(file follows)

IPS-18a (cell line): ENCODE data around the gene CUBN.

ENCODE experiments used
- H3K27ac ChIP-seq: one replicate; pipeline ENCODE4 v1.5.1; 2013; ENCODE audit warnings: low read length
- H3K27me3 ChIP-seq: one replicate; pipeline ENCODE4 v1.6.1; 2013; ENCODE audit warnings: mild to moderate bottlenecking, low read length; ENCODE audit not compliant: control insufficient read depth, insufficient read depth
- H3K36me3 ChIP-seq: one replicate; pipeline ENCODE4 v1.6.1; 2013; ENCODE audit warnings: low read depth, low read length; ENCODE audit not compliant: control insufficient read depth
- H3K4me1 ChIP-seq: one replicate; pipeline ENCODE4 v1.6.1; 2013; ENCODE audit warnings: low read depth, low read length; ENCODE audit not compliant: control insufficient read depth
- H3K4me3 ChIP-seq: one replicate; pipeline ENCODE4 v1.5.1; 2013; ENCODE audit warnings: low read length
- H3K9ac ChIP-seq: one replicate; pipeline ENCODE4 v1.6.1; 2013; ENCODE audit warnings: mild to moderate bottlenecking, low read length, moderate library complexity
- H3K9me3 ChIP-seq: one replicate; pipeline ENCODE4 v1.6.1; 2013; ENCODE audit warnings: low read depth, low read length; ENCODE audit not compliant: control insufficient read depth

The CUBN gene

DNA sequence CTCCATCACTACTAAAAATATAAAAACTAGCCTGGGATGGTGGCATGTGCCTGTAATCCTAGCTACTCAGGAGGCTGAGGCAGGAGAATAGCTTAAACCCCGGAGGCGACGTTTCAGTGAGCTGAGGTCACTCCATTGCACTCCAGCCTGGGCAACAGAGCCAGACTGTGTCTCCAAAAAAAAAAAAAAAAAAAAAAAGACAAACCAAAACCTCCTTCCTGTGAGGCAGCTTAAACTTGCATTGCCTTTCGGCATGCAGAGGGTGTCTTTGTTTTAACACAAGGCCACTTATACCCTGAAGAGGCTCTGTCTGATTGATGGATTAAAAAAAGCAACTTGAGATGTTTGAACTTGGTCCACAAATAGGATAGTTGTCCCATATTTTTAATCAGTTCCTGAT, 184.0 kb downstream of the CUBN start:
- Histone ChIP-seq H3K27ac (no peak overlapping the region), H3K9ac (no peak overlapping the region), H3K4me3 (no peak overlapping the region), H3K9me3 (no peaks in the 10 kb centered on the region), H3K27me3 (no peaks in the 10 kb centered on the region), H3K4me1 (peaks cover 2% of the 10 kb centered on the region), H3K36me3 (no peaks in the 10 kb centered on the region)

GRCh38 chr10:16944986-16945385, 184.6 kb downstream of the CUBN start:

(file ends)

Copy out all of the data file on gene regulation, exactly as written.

IPS-18a (cell line): ENCODE data around the gene CUBN.

ENCODE experiments used
- H3K27ac ChIP-seq: one replicate; pipeline ENCODE4 v1.5.1; 2013; ENCODE audit warnings: low read length
- H3K27me3 ChIP-seq: one replicate; pipeline ENCODE4 v1.6.1; 2013; ENCODE audit warnings: mild to moderate bottlenecking, low read length; ENCODE audit not compliant: control insufficient read depth, insufficient read depth
- H3K36me3 ChIP-seq: one replicate; pipeline ENCODE4 v1.6.1; 2013; ENCODE audit warnings: low read depth, low read length; ENCODE audit not compliant: control insufficient read depth
- H3K4me1 ChIP-seq: one replicate; pipeline ENCODE4 v1.6.1; 2013; ENCODE audit warnings: low read depth, low read length; ENCODE audit not compliant: control insufficient read depth
- H3K4me3 ChIP-seq: one replicate; pipeline ENCODE4 v1.5.1; 2013; ENCODE audit warnings: low read length
- H3K9ac ChIP-seq: one replicate; pipeline ENCODE4 v1.6.1; 2013; ENCODE audit warnings: mild to moderate bottlenecking, low read length, moderate library complexity
- H3K9me3 ChIP-seq: one replicate; pipeline ENCODE4 v1.6.1; 2013; ENCODE audit warnings: low read depth, low read length; ENCODE audit not compliant: control insufficient read depth

The CUBN gene

DNA sequence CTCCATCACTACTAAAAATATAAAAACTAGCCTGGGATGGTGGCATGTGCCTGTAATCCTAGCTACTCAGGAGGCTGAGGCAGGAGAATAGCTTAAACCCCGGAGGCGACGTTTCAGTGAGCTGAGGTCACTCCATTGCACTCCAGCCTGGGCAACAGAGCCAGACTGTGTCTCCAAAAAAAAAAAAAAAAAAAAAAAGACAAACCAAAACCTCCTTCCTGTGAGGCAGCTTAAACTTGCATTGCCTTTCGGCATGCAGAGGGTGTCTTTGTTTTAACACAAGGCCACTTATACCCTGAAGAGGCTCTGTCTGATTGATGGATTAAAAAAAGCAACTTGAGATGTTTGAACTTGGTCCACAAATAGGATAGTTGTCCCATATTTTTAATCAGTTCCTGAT, 184.0 kb downstream of the CUBN start:
- Histone ChIP-seq H3K27ac (no peak overlapping the region), H3K9ac (no peak overlapping the region), H3K4me3 (no peak overlapping the region), H3K9me3 (no peaks in the 10 kb centered on the region), H3K27me3 (no peaks in the 10 kb centered on the region), H3K4me1 (peaks cover 2% of the 10 kb centered on the region), H3K36me3 (no peaks in the 10 kb centered on the region)

GRCh38 chr10:16944986-16945385, 184.6 kb downstream of the CUBN start: